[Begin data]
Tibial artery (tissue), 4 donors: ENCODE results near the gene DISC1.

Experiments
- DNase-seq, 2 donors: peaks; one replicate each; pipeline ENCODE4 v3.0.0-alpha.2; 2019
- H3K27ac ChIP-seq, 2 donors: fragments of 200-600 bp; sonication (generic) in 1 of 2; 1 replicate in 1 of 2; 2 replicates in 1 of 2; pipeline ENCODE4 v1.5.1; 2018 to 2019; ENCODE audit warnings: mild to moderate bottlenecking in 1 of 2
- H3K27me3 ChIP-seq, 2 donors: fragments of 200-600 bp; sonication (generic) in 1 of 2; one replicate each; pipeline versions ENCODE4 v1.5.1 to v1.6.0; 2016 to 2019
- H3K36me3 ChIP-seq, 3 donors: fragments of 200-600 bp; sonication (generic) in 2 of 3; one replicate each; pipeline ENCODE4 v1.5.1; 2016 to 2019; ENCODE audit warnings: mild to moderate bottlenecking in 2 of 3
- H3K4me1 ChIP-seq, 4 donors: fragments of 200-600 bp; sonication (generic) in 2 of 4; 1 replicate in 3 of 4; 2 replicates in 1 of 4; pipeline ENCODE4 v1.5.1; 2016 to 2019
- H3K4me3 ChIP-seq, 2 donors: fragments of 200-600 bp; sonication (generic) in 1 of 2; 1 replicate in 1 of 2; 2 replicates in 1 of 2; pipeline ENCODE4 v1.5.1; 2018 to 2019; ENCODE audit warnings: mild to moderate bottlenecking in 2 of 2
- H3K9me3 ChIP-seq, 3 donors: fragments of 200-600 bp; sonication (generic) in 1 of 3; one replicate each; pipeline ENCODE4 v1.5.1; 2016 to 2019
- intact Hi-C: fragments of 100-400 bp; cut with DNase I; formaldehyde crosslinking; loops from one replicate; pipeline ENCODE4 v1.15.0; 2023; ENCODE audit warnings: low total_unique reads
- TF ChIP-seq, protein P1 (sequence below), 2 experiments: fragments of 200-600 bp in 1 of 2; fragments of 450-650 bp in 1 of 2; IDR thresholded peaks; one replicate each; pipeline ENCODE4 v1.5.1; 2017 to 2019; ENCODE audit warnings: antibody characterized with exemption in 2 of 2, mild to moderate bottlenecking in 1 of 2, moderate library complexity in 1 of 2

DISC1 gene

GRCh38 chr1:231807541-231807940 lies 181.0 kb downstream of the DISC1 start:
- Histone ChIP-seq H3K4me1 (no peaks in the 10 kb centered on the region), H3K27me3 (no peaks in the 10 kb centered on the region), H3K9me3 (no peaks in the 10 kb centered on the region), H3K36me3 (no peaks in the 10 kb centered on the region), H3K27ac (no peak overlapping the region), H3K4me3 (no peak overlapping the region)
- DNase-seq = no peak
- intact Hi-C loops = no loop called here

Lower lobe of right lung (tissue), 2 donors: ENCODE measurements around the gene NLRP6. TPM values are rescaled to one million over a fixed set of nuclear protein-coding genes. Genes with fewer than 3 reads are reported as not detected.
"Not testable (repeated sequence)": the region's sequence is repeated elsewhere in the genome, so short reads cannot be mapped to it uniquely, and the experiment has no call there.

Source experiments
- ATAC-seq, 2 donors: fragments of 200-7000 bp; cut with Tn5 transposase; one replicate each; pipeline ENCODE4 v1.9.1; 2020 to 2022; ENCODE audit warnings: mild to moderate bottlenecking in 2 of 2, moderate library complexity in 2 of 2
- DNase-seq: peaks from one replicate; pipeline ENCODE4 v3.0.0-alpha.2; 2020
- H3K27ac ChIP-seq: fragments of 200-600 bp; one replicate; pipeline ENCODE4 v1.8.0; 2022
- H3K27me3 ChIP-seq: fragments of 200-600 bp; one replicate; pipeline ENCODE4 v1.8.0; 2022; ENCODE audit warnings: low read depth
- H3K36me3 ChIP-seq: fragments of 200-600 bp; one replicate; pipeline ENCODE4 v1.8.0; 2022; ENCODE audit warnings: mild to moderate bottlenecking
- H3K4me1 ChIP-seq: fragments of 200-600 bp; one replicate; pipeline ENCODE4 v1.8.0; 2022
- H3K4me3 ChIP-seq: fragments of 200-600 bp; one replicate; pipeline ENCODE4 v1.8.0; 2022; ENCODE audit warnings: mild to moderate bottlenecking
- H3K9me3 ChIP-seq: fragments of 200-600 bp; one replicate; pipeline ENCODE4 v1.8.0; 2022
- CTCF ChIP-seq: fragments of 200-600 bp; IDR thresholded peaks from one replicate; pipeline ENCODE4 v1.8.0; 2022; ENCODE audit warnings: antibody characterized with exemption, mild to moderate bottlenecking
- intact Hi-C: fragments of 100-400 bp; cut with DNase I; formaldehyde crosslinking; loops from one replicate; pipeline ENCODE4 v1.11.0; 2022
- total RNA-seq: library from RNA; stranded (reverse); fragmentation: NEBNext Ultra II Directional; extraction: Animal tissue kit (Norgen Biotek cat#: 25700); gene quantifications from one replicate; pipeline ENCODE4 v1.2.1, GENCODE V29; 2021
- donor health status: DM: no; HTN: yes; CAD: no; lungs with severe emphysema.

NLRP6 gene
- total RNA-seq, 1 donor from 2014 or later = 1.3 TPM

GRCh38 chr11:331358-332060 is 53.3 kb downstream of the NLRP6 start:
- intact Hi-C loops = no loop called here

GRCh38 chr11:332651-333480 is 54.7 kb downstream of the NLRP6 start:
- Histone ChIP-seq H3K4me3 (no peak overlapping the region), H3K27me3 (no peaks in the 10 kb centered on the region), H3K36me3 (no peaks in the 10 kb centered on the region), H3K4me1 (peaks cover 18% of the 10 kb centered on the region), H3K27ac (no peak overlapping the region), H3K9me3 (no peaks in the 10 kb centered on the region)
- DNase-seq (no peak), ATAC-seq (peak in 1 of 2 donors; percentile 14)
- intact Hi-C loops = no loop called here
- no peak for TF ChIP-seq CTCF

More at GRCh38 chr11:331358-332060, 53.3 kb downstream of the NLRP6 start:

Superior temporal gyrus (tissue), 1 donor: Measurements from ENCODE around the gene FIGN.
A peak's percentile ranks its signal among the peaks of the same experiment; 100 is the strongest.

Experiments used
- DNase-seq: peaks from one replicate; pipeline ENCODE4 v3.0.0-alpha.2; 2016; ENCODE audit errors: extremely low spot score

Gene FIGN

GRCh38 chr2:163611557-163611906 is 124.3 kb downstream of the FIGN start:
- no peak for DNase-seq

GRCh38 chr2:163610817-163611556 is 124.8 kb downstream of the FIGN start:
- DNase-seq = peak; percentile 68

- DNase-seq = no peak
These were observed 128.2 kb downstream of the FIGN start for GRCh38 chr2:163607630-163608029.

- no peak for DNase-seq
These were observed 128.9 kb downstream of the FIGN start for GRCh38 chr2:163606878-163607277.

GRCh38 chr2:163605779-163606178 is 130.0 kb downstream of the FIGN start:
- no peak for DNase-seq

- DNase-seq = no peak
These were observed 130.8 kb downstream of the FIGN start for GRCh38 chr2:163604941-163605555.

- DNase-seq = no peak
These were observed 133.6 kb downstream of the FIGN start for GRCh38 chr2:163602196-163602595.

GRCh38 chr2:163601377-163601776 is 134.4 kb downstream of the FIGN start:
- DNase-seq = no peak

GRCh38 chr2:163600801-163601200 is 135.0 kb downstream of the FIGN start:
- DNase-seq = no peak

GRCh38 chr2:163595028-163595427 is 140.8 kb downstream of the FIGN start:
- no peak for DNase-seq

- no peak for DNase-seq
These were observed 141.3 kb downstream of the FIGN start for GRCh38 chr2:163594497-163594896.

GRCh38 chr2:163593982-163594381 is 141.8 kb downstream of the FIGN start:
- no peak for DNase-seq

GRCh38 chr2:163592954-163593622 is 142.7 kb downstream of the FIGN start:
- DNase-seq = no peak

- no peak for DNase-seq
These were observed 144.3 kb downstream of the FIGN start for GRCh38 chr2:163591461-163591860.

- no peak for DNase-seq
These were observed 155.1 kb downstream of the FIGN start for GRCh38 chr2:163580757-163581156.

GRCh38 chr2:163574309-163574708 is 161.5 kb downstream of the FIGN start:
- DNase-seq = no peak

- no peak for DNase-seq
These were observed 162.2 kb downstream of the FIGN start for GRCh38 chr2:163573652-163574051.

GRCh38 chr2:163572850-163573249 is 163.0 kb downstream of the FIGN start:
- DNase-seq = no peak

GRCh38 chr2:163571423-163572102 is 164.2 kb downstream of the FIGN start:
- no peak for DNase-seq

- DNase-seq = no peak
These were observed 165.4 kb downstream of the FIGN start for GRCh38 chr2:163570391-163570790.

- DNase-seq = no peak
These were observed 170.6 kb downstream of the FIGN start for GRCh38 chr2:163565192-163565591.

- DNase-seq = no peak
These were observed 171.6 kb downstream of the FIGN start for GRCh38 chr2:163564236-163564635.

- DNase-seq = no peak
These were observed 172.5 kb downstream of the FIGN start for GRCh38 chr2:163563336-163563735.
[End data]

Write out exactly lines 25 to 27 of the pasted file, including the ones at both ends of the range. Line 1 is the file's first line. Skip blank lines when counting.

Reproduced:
- H3K4me1 ChIP-seq: fragments of 200-600 bp; one replicate; pipeline ENCODE4 v1.8.0; 2022
- H3K4me3 ChIP-seq: fragments of 200-600 bp; one replicate; pipeline ENCODE4 v1.8.0; 2022; ENCODE audit warnings: mild to moderate bottlenecking
- H3K9me3 ChIP-seq: fragments of 200-600 bp; one replicate; pipeline ENCODE4 v1.8.0; 2022